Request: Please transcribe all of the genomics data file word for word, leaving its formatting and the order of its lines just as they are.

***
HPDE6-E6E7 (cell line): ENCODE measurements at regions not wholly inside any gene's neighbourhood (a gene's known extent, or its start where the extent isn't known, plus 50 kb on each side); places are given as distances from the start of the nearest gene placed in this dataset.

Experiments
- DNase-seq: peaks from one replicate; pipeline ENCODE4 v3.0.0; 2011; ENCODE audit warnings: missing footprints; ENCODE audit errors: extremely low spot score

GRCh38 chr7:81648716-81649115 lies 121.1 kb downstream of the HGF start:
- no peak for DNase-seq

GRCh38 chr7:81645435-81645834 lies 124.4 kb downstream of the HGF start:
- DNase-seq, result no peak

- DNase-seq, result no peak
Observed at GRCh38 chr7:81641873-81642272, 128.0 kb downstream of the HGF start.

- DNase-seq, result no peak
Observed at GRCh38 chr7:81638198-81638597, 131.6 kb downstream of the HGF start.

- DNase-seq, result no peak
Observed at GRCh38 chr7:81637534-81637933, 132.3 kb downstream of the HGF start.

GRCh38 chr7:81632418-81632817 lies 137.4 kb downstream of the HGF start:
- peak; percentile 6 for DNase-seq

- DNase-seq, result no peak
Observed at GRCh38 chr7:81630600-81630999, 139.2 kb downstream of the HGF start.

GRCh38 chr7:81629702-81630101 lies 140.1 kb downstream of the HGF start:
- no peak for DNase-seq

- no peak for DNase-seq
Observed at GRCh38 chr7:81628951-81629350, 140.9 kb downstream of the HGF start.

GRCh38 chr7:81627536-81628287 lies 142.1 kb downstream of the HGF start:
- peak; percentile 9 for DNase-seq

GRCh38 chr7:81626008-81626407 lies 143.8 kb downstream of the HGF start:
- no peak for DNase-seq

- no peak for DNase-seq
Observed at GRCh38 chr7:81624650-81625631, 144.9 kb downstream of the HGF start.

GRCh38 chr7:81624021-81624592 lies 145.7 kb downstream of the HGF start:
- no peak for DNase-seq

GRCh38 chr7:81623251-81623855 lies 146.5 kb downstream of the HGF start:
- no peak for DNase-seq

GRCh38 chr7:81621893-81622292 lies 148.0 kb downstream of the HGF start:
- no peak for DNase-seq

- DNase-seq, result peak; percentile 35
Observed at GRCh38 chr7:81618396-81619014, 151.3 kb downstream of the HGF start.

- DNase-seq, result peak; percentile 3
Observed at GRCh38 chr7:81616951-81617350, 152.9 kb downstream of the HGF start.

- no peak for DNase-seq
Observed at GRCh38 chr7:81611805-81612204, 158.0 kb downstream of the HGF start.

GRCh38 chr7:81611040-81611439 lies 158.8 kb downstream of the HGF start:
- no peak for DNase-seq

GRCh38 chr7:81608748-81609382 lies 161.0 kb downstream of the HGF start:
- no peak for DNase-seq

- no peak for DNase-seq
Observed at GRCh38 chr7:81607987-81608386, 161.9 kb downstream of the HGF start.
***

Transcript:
HPDE6-E6E7 (cell line): ENCODE measurements at regions not wholly inside any gene's neighbourhood (a gene's known extent, or its start where the extent isn't known, plus 50 kb on each side); places are given as distances from the start of the nearest gene placed in this dataset.

Experiments
- DNase-seq: peaks from one replicate; pipeline ENCODE4 v3.0.0; 2011; ENCODE audit warnings: missing footprints; ENCODE audit errors: extremely low spot score

GRCh38 chr7:81648716-81649115 lies 121.1 kb downstream of the HGF start:
- no peak for DNase-seq

GRCh38 chr7:81645435-81645834 lies 124.4 kb downstream of the HGF start:
- DNase-seq, result no peak

- DNase-seq, result no peak
Observed at GRCh38 chr7:81641873-81642272, 128.0 kb downstream of the HGF start.

- DNase-seq, result no peak
Observed at GRCh38 chr7:81638198-81638597, 131.6 kb downstream of the HGF start.

- DNase-seq, result no peak
Observed at GRCh38 chr7:81637534-81637933, 132.3 kb downstream of the HGF start.

GRCh38 chr7:81632418-81632817 lies 137.4 kb downstream of the HGF start:
- peak; percentile 6 for DNase-seq

- DNase-seq, result no peak
Observed at GRCh38 chr7:81630600-81630999, 139.2 kb downstream of the HGF start.

GRCh38 chr7:81629702-81630101 lies 140.1 kb downstream of the HGF start:
- no peak for DNase-seq

- no peak for DNase-seq
Observed at GRCh38 chr7:81628951-81629350, 140.9 kb downstream of the HGF start.

GRCh38 chr7:81627536-81628287 lies 142.1 kb downstream of the HGF start:
- peak; percentile 9 for DNase-seq

GRCh38 chr7:81626008-81626407 lies 143.8 kb downstream of the HGF start:
- no peak for DNase-seq

- no peak for DNase-seq
Observed at GRCh38 chr7:81624650-81625631, 144.9 kb downstream of the HGF start.

GRCh38 chr7:81624021-81624592 lies 145.7 kb downstream of the HGF start:
- no peak for DNase-seq

GRCh38 chr7:81623251-81623855 lies 146.5 kb downstream of the HGF start:
- no peak for DNase-seq

GRCh38 chr7:81621893-81622292 lies 148.0 kb downstream of the HGF start:
- no peak for DNase-seq

- DNase-seq, result peak; percentile 35
Observed at GRCh38 chr7:81618396-81619014, 151.3 kb downstream of the HGF start.

- DNase-seq, result peak; percentile 3
Observed at GRCh38 chr7:81616951-81617350, 152.9 kb downstream of the HGF start.

- no peak for DNase-seq
Observed at GRCh38 chr7:81611805-81612204, 158.0 kb downstream of the HGF start.

GRCh38 chr7:81611040-81611439 lies 158.8 kb downstream of the HGF start:
- no peak for DNase-seq

GRCh38 chr7:81608748-81609382 lies 161.0 kb downstream of the HGF start:
- no peak for DNase-seq

- no peak for DNase-seq
Observed at GRCh38 chr7:81607987-81608386, 161.9 kb downstream of the HGF start.